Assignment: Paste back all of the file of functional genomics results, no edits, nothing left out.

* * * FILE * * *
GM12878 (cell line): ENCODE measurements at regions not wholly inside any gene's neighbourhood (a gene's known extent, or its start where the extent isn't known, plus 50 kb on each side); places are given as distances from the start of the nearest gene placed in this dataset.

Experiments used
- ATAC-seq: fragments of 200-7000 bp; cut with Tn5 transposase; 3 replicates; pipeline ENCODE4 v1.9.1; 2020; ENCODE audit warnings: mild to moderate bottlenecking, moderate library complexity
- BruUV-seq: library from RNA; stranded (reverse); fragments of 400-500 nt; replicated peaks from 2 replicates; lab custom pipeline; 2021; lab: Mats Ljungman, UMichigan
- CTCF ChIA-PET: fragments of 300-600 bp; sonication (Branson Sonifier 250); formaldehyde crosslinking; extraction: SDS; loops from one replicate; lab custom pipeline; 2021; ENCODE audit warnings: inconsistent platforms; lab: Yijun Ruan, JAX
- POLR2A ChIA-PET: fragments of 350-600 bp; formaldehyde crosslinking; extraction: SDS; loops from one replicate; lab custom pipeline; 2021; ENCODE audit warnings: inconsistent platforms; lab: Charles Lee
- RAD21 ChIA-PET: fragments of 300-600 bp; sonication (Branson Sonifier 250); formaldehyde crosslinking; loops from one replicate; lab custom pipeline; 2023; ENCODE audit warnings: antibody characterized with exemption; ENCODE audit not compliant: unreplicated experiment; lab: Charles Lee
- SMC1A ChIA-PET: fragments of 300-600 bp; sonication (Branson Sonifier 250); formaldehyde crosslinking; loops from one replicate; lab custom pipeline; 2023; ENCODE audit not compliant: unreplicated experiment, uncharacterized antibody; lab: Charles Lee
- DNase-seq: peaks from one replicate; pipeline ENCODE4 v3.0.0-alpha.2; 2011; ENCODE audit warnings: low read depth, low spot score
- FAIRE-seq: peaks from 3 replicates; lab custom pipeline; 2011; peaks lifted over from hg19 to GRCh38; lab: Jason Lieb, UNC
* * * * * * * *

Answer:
GM12878 (cell line): ENCODE measurements at regions not wholly inside any gene's neighbourhood (a gene's known extent, or its start where the extent isn't known, plus 50 kb on each side); places are given as distances from the start of the nearest gene placed in this dataset.

Experiments used
- ATAC-seq: fragments of 200-7000 bp; cut with Tn5 transposase; 3 replicates; pipeline ENCODE4 v1.9.1; 2020; ENCODE audit warnings: mild to moderate bottlenecking, moderate library complexity
- BruUV-seq: library from RNA; stranded (reverse); fragments of 400-500 nt; replicated peaks from 2 replicates; lab custom pipeline; 2021; lab: Mats Ljungman, UMichigan
- CTCF ChIA-PET: fragments of 300-600 bp; sonication (Branson Sonifier 250); formaldehyde crosslinking; extraction: SDS; loops from one replicate; lab custom pipeline; 2021; ENCODE audit warnings: inconsistent platforms; lab: Yijun Ruan, JAX
- POLR2A ChIA-PET: fragments of 350-600 bp; formaldehyde crosslinking; extraction: SDS; loops from one replicate; lab custom pipeline; 2021; ENCODE audit warnings: inconsistent platforms; lab: Charles Lee
- RAD21 ChIA-PET: fragments of 300-600 bp; sonication (Branson Sonifier 250); formaldehyde crosslinking; loops from one replicate; lab custom pipeline; 2023; ENCODE audit warnings: antibody characterized with exemption; ENCODE audit not compliant: unreplicated experiment; lab: Charles Lee
- SMC1A ChIA-PET: fragments of 300-600 bp; sonication (Branson Sonifier 250); formaldehyde crosslinking; loops from one replicate; lab custom pipeline; 2023; ENCODE audit not compliant: unreplicated experiment, uncharacterized antibody; lab: Charles Lee
- DNase-seq: peaks from one replicate; pipeline ENCODE4 v3.0.0-alpha.2; 2011; ENCODE audit warnings: low read depth, low spot score
- FAIRE-seq: peaks from 3 replicates; lab custom pipeline; 2011; peaks lifted over from hg19 to GRCh38; lab: Jason Lieb, UNC